On Tuesday, US Commerce Department had issued a statement saying that the new orders for US-borne goods picked up vigorously in September, suggesting the US economy might have been well en-route towards a quicker-than-anticipated recovery, though sceptics warned of a slowdown in a near-term outlook citing a steep lack in Government spending.
In point of fact, Tuesday’s Commerce Department data for US factory activity held sheer significance as a day earlier, the ISM (Institute of Supply Management) data for US manufacturing activity, accountable for roughly a tenth of the entire US economic activities, had shimmered a ray of hope for a US economy which had pared all of its pandemic-driven losses in GDPs over the third quarter of the year with a record rise of 33.1 per cent in gross outputs.
Besides, ISM said in a statement on Monday that US manufacturing activity PMI (Purchasing Managers’ Index) climbed to a nearly two-year high in October, while orders for new factory goods had jumped to a 17-year high last month, pointing towards a persistent growth momentum ahead of a likely US stimulus following the November 3 election day.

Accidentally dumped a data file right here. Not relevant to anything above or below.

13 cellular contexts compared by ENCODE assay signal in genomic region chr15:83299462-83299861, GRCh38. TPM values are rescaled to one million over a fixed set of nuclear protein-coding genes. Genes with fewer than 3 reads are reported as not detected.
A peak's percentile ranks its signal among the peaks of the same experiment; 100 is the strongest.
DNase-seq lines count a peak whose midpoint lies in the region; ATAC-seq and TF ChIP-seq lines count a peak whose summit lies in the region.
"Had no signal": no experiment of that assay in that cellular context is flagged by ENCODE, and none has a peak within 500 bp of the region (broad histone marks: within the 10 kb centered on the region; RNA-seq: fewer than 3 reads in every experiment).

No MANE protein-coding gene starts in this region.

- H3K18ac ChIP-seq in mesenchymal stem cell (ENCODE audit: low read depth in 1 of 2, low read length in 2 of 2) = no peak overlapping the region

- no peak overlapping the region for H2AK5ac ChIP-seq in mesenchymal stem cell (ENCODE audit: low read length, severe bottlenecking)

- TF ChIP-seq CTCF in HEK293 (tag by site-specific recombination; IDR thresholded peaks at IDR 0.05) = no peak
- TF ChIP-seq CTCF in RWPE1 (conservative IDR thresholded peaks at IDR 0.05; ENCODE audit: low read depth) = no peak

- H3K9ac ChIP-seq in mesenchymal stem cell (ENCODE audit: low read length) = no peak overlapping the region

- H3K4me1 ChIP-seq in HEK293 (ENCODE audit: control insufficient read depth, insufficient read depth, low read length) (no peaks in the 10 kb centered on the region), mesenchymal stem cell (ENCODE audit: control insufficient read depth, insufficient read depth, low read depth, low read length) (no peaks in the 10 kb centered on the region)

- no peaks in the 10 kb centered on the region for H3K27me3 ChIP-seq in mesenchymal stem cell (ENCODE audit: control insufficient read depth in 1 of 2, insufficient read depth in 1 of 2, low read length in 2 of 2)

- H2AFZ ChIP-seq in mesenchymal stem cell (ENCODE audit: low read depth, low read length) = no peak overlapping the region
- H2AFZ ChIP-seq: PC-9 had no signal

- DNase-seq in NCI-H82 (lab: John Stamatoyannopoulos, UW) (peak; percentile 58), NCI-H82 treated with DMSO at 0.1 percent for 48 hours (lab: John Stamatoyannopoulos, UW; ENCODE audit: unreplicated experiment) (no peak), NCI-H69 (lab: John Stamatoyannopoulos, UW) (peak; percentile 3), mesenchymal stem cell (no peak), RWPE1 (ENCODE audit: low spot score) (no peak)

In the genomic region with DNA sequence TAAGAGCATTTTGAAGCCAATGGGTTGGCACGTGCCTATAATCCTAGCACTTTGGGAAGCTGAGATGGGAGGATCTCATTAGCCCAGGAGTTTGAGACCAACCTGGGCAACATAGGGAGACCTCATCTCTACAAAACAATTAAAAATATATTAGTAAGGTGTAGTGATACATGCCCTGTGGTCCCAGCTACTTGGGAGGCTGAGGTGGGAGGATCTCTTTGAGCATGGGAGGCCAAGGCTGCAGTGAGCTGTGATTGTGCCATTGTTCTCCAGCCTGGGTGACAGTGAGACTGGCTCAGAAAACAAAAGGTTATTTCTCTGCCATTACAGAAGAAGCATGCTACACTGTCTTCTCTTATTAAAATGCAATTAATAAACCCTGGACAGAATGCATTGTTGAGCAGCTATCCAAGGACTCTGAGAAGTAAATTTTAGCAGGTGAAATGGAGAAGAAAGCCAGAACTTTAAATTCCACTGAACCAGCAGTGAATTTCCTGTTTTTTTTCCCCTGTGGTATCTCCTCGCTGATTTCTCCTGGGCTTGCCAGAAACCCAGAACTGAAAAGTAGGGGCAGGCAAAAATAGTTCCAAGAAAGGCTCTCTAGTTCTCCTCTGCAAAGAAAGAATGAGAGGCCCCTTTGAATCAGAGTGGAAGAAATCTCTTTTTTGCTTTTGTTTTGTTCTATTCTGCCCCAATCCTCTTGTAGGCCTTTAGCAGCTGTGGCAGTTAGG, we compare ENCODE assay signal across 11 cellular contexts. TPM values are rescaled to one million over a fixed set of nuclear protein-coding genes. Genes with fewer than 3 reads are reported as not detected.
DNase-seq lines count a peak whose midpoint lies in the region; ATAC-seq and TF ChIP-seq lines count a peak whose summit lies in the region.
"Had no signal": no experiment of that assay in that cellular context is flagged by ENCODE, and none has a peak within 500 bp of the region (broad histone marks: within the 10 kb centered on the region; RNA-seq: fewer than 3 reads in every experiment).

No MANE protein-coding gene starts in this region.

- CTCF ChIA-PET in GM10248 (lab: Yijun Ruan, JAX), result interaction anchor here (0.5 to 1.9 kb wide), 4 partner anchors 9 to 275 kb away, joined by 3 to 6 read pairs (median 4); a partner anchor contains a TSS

US factory orders rise as electronics & autos lead the gains
Aside from that, according to US Commerce Department’s data revealed earlier on US trading hours, new orders for US-made factory goods stepped up 1.1 per cent in September that followed a rise of 0.6 per cent in August, while ISM data for US factory goods’ orders in October had bolstered views that the US economy might just be able to gather traction despite a record uptick in pandemic cases.
Nonetheless, orders were primarily boosted up by an increase in demands for metals, electronic products alongside computers, autos and fabricated metals, though orders for machinery, electric equipment and components dropped, hinting a still-stymied business sentiment to spend large amid a fiercely contested US election underway.